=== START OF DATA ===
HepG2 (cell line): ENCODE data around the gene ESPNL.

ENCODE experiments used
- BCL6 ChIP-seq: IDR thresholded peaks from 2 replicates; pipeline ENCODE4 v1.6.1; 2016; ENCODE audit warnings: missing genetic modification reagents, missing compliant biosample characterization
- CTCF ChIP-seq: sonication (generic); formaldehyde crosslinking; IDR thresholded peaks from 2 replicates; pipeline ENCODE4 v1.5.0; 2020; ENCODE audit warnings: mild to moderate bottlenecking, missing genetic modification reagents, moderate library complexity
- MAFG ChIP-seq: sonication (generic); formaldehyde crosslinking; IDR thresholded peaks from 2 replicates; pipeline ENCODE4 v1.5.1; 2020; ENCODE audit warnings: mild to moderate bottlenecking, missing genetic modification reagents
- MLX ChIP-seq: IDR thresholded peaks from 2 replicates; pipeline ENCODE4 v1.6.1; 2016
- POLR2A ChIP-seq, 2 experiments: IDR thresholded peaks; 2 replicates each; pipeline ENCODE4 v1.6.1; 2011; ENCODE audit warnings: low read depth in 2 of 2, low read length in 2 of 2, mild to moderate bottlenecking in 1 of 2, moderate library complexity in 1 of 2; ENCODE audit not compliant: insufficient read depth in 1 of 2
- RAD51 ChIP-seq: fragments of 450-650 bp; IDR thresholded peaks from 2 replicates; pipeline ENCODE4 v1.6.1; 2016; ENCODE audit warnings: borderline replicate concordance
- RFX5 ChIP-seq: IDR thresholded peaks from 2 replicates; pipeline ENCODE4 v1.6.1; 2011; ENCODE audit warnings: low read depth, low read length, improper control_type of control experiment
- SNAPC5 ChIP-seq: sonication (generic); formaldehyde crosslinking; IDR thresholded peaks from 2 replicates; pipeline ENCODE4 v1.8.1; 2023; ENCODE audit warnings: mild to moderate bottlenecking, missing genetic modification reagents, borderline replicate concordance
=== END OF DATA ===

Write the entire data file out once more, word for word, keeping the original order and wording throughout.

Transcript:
HepG2 (cell line): ENCODE data around the gene ESPNL.

ENCODE experiments used
- BCL6 ChIP-seq: IDR thresholded peaks from 2 replicates; pipeline ENCODE4 v1.6.1; 2016; ENCODE audit warnings: missing genetic modification reagents, missing compliant biosample characterization
- CTCF ChIP-seq: sonication (generic); formaldehyde crosslinking; IDR thresholded peaks from 2 replicates; pipeline ENCODE4 v1.5.0; 2020; ENCODE audit warnings: mild to moderate bottlenecking, missing genetic modification reagents, moderate library complexity
- MAFG ChIP-seq: sonication (generic); formaldehyde crosslinking; IDR thresholded peaks from 2 replicates; pipeline ENCODE4 v1.5.1; 2020; ENCODE audit warnings: mild to moderate bottlenecking, missing genetic modification reagents
- MLX ChIP-seq: IDR thresholded peaks from 2 replicates; pipeline ENCODE4 v1.6.1; 2016
- POLR2A ChIP-seq, 2 experiments: IDR thresholded peaks; 2 replicates each; pipeline ENCODE4 v1.6.1; 2011; ENCODE audit warnings: low read depth in 2 of 2, low read length in 2 of 2, mild to moderate bottlenecking in 1 of 2, moderate library complexity in 1 of 2; ENCODE audit not compliant: insufficient read depth in 1 of 2
- RAD51 ChIP-seq: fragments of 450-650 bp; IDR thresholded peaks from 2 replicates; pipeline ENCODE4 v1.6.1; 2016; ENCODE audit warnings: borderline replicate concordance
- RFX5 ChIP-seq: IDR thresholded peaks from 2 replicates; pipeline ENCODE4 v1.6.1; 2011; ENCODE audit warnings: low read depth, low read length, improper control_type of control experiment
- SNAPC5 ChIP-seq: sonication (generic); formaldehyde crosslinking; IDR thresholded peaks from 2 replicates; pipeline ENCODE4 v1.8.1; 2023; ENCODE audit warnings: mild to moderate bottlenecking, missing genetic modification reagents, borderline replicate concordance